More Exhibit News

But first, here’s a little video of a fashion designer’s photo shoot that included venues in Philadelphia and, more importantly, on the PA Trails of History. Ephrata Cloister appears not quite midway through, followed by Landis Valley.

I kept expecting the faux-Amish people, who look pretty sinister, to start chanting menacingly (those models won’t be able to run very well in their stiletto heels if the pitchforks come out). But I think our sites look beautiful (and some of the clothes aren’t bad either).

So, anyway.

Last month we brought you a sneak peek at a new exhibit installation at Old Economy Village. Well, the exhibit opened this week and it will be up at least through next June. “Faces and Places” makes full use of the museum’s extensive photographic archives, showing images from the 1870s to the 1910s. There are also photos from the 1960s restoration of the site and a model that helps put the photos into 3 dimensions.

Curator Sarah Buffington told me that they’ve also put some of the photos on, so I ventured onto the information superhighway to check it out. You can too (click here). If you visit Old Economy (in person) and have a smartphone with the Historypin app downloaded, you can find a historical image and add your own photo of what the same scene looks like now. I can’t wait to try it myself sometime in the coming year. I’d love to see comments to this post from people who’ve used Historypin. I’m in the metaphorical slow lane, but I’m getting there.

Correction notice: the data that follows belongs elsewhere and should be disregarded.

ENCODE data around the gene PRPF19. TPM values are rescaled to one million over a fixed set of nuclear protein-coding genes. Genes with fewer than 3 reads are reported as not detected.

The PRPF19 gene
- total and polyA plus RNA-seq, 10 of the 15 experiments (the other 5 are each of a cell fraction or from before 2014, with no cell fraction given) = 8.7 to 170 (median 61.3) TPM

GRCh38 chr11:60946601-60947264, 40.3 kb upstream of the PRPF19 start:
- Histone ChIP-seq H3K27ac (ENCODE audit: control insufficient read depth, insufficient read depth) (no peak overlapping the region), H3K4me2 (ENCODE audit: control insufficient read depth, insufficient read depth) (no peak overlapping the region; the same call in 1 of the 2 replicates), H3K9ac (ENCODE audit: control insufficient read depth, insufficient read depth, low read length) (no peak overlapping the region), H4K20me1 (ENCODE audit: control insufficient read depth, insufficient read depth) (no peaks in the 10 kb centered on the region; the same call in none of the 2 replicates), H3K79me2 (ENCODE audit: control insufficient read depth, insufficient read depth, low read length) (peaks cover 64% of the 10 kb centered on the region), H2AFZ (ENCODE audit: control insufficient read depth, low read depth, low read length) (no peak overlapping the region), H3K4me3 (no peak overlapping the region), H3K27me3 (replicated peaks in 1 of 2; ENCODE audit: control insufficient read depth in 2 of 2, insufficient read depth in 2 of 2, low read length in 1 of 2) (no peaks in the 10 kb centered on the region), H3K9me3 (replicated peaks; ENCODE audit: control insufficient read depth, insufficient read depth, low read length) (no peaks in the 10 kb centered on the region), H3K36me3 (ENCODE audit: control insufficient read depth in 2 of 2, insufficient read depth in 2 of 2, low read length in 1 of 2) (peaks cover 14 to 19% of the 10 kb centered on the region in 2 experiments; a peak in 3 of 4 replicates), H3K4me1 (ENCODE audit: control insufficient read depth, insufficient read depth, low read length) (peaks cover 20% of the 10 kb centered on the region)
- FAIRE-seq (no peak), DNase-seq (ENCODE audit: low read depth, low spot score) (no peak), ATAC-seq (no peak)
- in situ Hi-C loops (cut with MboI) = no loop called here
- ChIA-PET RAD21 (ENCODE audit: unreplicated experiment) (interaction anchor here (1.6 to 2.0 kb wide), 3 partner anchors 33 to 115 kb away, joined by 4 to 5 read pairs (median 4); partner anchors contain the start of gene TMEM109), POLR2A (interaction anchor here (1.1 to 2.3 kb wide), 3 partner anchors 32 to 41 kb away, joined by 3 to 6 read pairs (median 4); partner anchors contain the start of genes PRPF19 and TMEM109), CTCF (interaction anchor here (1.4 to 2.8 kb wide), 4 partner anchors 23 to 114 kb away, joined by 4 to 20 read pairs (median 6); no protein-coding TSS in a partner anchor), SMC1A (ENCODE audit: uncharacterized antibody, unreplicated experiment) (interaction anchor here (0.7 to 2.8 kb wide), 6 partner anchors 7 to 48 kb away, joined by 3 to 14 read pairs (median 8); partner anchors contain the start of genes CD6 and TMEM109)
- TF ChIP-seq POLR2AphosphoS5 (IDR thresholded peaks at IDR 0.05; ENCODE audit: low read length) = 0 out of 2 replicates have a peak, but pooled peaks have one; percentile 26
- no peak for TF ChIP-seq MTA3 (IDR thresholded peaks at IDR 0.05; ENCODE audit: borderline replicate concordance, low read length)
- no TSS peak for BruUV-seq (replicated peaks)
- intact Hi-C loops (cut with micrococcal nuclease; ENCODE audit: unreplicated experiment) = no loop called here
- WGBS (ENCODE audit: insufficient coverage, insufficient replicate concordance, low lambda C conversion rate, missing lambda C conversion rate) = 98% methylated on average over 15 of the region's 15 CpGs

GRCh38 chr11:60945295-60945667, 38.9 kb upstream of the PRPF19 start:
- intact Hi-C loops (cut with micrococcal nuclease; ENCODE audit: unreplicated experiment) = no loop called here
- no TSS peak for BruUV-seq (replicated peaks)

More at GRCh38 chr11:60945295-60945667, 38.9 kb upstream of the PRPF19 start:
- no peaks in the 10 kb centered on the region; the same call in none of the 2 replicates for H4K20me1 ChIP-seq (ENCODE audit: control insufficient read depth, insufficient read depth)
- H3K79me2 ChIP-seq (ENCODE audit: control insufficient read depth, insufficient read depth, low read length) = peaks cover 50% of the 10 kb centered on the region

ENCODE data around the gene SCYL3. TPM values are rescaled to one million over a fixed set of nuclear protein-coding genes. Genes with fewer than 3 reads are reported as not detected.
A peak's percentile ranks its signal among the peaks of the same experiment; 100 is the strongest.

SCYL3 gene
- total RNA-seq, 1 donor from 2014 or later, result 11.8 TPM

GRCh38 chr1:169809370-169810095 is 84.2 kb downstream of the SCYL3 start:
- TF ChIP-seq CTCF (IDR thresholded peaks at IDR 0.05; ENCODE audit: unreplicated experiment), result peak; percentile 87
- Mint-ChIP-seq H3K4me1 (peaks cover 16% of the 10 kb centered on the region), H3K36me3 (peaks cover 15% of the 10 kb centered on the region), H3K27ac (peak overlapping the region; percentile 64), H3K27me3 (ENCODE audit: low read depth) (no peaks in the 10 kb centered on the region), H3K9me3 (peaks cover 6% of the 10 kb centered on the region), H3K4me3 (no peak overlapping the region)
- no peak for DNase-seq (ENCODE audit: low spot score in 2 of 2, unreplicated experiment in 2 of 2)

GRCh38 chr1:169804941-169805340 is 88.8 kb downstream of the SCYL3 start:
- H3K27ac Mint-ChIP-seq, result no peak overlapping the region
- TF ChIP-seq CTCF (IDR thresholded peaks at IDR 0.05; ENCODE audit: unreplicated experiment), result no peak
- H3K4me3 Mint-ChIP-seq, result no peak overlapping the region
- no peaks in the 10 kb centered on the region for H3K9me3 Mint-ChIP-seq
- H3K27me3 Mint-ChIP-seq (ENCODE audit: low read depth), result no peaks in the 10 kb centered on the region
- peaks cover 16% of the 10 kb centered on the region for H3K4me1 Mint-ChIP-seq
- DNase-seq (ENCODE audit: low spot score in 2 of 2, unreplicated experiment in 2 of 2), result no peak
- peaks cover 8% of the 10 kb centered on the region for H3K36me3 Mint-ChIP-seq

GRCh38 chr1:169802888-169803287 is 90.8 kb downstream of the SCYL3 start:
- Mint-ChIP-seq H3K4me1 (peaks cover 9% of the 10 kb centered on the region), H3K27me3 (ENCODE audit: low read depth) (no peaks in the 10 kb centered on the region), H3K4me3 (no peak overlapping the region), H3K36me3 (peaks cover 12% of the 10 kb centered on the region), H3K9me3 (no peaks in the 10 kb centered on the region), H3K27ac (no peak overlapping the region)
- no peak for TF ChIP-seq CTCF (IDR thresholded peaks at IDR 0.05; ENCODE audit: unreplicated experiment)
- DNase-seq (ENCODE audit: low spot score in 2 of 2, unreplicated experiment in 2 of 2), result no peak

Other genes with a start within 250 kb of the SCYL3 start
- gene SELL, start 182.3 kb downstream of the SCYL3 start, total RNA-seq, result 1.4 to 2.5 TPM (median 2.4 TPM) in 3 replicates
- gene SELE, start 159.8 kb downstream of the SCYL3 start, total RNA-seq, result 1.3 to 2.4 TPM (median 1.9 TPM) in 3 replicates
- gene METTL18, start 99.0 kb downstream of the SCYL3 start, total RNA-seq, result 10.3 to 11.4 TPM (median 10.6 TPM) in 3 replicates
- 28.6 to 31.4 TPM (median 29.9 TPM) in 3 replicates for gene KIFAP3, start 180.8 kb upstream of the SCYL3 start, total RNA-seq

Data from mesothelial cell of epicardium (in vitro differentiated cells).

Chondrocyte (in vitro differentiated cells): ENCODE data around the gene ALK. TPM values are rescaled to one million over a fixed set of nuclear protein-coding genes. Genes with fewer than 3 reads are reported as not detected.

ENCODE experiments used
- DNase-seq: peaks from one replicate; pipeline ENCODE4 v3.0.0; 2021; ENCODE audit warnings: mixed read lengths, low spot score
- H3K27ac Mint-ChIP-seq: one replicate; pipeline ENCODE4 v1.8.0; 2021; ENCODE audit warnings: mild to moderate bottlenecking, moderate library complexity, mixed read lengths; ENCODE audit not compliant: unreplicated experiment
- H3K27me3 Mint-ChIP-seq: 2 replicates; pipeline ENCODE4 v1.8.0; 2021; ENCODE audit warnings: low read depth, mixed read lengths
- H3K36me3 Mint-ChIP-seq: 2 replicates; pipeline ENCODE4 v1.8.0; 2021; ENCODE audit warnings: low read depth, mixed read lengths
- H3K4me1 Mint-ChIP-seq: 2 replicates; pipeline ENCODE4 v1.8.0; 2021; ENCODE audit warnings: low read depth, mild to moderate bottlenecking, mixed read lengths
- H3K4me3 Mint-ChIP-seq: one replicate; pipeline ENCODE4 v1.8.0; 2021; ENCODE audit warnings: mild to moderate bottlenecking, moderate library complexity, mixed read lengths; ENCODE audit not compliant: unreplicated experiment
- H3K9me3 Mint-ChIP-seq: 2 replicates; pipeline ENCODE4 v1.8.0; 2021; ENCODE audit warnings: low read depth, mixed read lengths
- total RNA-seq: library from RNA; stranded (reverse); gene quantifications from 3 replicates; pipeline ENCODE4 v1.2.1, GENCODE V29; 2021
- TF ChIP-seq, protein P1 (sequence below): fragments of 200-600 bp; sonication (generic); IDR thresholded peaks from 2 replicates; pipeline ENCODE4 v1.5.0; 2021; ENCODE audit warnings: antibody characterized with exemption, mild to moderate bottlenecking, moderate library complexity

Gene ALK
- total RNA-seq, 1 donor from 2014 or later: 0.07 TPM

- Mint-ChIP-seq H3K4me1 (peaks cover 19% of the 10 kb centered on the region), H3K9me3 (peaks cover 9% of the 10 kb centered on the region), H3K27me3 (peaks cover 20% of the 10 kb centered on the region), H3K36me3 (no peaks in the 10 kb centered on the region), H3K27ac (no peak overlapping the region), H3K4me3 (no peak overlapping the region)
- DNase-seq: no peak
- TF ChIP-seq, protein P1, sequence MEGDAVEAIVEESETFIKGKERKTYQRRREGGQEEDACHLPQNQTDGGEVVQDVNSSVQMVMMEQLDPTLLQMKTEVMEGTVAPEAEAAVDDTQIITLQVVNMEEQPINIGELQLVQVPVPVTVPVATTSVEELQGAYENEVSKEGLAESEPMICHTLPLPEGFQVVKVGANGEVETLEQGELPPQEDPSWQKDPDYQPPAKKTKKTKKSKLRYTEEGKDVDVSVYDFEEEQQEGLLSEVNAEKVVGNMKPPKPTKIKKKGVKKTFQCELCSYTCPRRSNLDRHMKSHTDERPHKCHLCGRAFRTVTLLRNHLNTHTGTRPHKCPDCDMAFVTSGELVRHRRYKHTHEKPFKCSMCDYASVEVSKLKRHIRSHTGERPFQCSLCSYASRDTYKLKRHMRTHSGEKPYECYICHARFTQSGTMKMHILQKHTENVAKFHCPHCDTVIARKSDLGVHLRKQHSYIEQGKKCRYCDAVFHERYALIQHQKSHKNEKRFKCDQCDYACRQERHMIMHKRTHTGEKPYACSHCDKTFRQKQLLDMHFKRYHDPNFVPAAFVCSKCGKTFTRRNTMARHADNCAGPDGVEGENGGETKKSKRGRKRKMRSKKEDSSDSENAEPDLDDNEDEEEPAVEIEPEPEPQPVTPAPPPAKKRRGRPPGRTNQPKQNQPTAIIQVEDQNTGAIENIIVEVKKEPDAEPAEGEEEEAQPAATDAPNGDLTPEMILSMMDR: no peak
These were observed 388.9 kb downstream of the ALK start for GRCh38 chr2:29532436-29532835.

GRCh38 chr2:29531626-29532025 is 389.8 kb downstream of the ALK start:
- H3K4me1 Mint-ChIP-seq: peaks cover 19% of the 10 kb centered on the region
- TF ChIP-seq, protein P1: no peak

Way back in April (yikes!), I had the chance to visit the new exhibit at Landis Valley Village and Farm Museum (and before you ask, no, I was not one of the models in the photo shoot, but I can understand your confusion). “The Golden Age of an American Art Form: the Lancaster Long Rifle” draws on the museum’s collection as well as those of other institutions and private individuals.

The exhibit is designed to make the firearms viewable from many angles, allowing viewers to soak in the details. (Pardon the less-than-optimal quality of my photos - you really should see the exhibit for yourself if you can.)

Exhibit cases and panels on the surrounding walls provide historical context and documentation, as well as showcasing gun makers’ tools and related equipage.

I’ve never been all that interested in firearms in and of themselves, so the historical context and supporting information really helped me to understand and appreciate the stars of the show. A copy of the exhibit catalogue, with gorgeous color photos keyed to the firearms cases is available in the exhibit for those who want more details (you can purchase your very own copy at the Weathervane Museum Store).

One of the exhibit panels directs visitors to the recreated gun shop on the grounds, helping very nicely to tie this temporary exhibit (which runs through December) to the more permanent displays. On July 21 and 22, Landis Valley will offer “Lancaster Long Rifle: Lock, Stock, and Barrel,” featuring the guest curators and other knowledgeable folks to talk about the exhibit and the history of the long rifle (more info here).


Post a Comment